See how a user in a large-scale cloud environment implemented Graylog to centralize log data from multiple data centers exceeding 1 TB/day.
Starting with Graylog v2.3, we've added support for Elasticsearch 5. As you may know, Elasticsearch 5 allows the use of the hot/warm cluster architecture. What is the hot/warm cluster architecture and why is it important to Graylog?
We know many of you have been asking for this and we are excited to say that it’s almost here: Elasticsearch 5 support is coming in Graylog v2.3!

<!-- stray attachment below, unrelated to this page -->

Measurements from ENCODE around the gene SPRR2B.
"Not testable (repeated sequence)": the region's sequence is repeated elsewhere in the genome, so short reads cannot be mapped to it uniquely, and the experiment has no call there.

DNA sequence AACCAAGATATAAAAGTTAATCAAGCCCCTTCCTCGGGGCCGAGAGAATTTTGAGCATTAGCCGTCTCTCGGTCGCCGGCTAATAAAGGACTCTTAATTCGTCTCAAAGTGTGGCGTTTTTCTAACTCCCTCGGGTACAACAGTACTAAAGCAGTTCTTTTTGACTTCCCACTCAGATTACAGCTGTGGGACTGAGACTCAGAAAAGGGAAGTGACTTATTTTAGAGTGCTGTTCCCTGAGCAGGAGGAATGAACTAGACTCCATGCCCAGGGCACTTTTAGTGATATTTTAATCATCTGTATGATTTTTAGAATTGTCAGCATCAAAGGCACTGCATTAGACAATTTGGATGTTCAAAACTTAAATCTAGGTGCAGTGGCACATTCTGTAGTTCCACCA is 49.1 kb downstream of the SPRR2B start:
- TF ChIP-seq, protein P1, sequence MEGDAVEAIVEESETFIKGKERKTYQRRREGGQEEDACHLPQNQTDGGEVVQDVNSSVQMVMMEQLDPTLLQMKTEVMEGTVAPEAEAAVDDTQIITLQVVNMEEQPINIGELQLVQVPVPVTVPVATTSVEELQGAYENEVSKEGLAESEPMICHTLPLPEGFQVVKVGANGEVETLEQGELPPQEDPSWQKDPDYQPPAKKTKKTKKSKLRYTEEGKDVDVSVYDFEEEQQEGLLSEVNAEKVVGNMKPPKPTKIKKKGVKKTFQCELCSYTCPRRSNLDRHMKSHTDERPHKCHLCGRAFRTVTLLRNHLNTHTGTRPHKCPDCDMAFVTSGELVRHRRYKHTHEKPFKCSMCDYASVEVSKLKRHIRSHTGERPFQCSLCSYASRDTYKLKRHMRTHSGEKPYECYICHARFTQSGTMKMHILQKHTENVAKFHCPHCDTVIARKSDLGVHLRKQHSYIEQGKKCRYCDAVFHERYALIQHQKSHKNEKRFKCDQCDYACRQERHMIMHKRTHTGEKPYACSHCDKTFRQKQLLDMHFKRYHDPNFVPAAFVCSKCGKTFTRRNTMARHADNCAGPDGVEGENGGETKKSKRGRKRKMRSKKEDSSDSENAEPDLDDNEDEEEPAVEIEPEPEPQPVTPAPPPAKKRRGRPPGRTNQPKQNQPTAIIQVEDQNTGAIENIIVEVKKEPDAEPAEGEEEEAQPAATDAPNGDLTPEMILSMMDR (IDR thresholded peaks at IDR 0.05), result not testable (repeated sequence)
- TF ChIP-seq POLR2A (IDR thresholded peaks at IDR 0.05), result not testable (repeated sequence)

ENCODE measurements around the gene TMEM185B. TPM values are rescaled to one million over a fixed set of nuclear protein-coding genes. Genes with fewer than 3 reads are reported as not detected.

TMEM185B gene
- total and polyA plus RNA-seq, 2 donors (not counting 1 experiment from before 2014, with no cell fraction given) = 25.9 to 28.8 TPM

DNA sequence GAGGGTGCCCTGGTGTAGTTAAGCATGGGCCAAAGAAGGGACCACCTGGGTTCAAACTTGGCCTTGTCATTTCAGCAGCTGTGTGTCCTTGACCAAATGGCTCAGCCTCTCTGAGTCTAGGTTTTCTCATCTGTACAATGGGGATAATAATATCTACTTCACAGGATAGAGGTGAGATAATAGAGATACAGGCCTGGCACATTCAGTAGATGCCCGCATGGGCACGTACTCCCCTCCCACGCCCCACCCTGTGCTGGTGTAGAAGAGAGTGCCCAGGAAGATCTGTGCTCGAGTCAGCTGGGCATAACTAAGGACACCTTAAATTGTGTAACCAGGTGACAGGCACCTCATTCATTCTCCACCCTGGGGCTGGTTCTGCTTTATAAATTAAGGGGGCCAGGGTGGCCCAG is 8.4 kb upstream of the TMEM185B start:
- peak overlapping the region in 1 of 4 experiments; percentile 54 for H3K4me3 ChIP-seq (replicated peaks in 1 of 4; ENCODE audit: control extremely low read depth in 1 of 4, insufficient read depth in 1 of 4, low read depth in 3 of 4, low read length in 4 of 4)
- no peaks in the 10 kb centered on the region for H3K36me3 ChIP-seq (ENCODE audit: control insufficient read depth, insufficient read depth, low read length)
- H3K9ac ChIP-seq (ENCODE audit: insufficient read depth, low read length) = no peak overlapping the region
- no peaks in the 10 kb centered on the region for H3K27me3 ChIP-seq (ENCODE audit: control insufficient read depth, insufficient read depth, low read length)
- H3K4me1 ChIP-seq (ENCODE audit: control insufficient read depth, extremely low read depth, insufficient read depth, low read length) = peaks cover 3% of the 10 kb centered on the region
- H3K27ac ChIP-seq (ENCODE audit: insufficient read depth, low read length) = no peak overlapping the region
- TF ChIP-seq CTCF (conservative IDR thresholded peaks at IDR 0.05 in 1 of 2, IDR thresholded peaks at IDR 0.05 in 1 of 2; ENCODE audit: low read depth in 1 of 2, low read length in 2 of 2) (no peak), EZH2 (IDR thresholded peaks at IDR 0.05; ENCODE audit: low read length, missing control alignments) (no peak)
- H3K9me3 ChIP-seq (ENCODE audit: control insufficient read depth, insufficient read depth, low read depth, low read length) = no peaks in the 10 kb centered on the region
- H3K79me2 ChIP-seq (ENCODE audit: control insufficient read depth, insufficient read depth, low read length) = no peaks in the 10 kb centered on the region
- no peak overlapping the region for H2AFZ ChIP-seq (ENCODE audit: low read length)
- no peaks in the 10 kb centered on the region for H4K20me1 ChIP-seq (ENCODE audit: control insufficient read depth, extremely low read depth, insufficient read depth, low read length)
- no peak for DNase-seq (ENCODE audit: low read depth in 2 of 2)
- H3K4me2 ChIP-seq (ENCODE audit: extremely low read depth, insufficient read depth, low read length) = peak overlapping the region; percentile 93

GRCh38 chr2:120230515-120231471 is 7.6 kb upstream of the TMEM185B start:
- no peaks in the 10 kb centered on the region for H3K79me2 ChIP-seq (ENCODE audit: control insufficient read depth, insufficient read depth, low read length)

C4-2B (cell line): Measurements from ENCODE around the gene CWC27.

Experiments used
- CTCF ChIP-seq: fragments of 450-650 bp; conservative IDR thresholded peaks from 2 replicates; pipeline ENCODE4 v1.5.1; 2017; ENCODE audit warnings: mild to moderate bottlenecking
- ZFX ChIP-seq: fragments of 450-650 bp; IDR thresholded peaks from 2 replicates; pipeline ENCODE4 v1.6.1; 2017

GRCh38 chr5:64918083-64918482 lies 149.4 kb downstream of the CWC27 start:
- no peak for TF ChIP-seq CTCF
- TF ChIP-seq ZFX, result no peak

In our second Back to Basics post, we'll walk through the process of scaling your environment from one Graylog server to a Graylog cluster.
We heard loud and clear from the community the need to provide better visibility into the health of their infrastructure and networks. With SNMP and NetFlow support, we can now provide better visibility into your network and compute infrastructure.
Log collection from Docker containers has been difficult because containers do not persist for a long time, and don’t leave a reliable info history. As a result, tasks that rely on log data have become more difficult.
In the first blog post of our new Tips & Tricks series, I want to show you a quick way to debug your stream rules to test whether your targeted messages will accurately be matched by a Graylog (http://docs.graylog.org/en/latest/pages/streams.html).